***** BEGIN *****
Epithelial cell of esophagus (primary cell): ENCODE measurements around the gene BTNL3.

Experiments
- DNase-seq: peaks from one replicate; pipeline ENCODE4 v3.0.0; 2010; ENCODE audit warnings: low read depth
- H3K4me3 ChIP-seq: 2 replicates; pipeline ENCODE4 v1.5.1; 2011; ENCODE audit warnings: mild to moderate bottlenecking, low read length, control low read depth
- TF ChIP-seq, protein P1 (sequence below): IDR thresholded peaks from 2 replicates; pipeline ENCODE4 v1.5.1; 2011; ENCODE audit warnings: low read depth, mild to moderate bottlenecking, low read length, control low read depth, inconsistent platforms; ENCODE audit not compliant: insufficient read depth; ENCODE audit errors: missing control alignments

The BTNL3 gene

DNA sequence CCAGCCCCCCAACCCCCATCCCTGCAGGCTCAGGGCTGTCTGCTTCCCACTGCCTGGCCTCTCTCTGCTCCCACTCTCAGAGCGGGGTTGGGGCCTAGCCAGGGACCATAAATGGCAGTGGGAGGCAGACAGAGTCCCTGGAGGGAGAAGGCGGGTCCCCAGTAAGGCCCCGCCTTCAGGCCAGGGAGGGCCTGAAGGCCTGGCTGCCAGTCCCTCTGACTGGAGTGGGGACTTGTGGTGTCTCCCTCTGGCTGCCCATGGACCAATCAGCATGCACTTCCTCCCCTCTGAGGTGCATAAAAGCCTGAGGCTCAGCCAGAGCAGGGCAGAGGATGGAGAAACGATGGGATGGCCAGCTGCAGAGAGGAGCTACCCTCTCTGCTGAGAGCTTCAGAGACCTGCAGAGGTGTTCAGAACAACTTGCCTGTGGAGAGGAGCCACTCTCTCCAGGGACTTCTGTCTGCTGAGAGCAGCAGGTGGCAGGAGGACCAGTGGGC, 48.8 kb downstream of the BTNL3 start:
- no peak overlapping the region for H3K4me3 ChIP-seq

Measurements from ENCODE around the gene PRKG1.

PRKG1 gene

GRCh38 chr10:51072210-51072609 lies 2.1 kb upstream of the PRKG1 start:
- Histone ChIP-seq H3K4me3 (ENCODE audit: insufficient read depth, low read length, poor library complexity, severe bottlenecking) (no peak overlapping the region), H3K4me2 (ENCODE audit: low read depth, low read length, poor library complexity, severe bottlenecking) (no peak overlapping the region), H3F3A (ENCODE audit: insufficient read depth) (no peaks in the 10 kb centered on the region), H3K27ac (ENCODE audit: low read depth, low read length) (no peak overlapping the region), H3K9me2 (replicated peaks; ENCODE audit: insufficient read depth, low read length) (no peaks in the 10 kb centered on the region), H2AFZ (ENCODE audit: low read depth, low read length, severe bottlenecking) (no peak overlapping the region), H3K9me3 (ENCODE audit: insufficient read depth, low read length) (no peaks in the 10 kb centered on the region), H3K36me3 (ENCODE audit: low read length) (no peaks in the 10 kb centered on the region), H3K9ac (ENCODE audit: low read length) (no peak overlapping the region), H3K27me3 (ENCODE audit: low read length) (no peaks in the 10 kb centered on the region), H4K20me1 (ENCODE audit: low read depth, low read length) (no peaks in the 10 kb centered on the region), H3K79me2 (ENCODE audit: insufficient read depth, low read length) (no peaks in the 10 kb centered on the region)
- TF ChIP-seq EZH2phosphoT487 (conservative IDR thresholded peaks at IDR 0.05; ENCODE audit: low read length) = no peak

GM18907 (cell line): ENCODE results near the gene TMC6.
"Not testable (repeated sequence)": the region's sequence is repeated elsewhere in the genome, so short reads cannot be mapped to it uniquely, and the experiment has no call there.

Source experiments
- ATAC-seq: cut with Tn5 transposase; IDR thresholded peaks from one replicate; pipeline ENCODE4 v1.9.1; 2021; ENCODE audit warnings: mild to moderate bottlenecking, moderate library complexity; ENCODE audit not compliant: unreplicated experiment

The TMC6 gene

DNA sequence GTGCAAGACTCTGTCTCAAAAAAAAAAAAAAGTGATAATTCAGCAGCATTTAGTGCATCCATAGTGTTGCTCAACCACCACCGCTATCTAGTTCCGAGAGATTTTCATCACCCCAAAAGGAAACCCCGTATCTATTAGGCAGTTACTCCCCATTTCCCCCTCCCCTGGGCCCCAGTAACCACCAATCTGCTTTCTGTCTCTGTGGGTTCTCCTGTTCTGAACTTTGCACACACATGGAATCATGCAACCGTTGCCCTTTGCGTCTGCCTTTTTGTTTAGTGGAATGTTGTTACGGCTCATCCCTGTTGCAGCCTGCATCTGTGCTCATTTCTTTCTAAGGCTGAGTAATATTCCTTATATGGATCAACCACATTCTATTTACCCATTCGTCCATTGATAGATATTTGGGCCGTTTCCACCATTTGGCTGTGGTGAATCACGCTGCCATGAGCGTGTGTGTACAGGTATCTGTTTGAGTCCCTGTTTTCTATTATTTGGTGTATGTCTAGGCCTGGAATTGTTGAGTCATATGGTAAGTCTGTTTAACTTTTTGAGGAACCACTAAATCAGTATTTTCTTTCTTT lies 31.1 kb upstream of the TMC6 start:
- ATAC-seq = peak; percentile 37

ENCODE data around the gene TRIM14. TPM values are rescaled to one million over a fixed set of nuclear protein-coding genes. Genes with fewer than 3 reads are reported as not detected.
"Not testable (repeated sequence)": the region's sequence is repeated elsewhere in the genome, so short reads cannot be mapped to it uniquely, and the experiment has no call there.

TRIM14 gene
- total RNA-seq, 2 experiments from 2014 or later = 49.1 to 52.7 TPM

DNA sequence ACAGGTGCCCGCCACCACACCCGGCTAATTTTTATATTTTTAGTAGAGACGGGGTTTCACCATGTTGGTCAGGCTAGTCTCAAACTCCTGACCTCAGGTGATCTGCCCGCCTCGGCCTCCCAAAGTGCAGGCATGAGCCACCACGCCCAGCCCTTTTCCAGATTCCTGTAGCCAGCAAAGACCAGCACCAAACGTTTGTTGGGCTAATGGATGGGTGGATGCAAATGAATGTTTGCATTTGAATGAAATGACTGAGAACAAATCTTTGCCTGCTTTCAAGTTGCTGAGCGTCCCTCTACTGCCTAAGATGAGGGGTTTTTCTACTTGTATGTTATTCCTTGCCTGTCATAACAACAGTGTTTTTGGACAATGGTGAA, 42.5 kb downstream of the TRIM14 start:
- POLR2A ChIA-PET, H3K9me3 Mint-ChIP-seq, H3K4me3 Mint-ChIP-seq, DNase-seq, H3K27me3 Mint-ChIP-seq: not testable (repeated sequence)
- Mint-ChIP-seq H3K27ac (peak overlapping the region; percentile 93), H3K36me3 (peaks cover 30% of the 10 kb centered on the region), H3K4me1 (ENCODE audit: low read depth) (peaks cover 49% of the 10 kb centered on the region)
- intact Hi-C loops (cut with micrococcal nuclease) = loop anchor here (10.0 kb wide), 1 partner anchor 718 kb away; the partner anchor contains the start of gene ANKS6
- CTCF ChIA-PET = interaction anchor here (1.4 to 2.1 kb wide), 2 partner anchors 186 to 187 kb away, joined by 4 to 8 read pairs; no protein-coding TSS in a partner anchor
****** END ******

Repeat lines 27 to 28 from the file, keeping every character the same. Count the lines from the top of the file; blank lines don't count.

- Mint-ChIP-seq H3K27ac (peak overlapping the region; percentile 93), H3K36me3 (peaks cover 30% of the 10 kb centered on the region), H3K4me1 (ENCODE audit: low read depth) (peaks cover 49% of the 10 kb centered on the region)
- intact Hi-C loops (cut with micrococcal nuclease) = loop anchor here (10.0 kb wide), 1 partner anchor 718 kb away; the partner anchor contains the start of gene ANKS6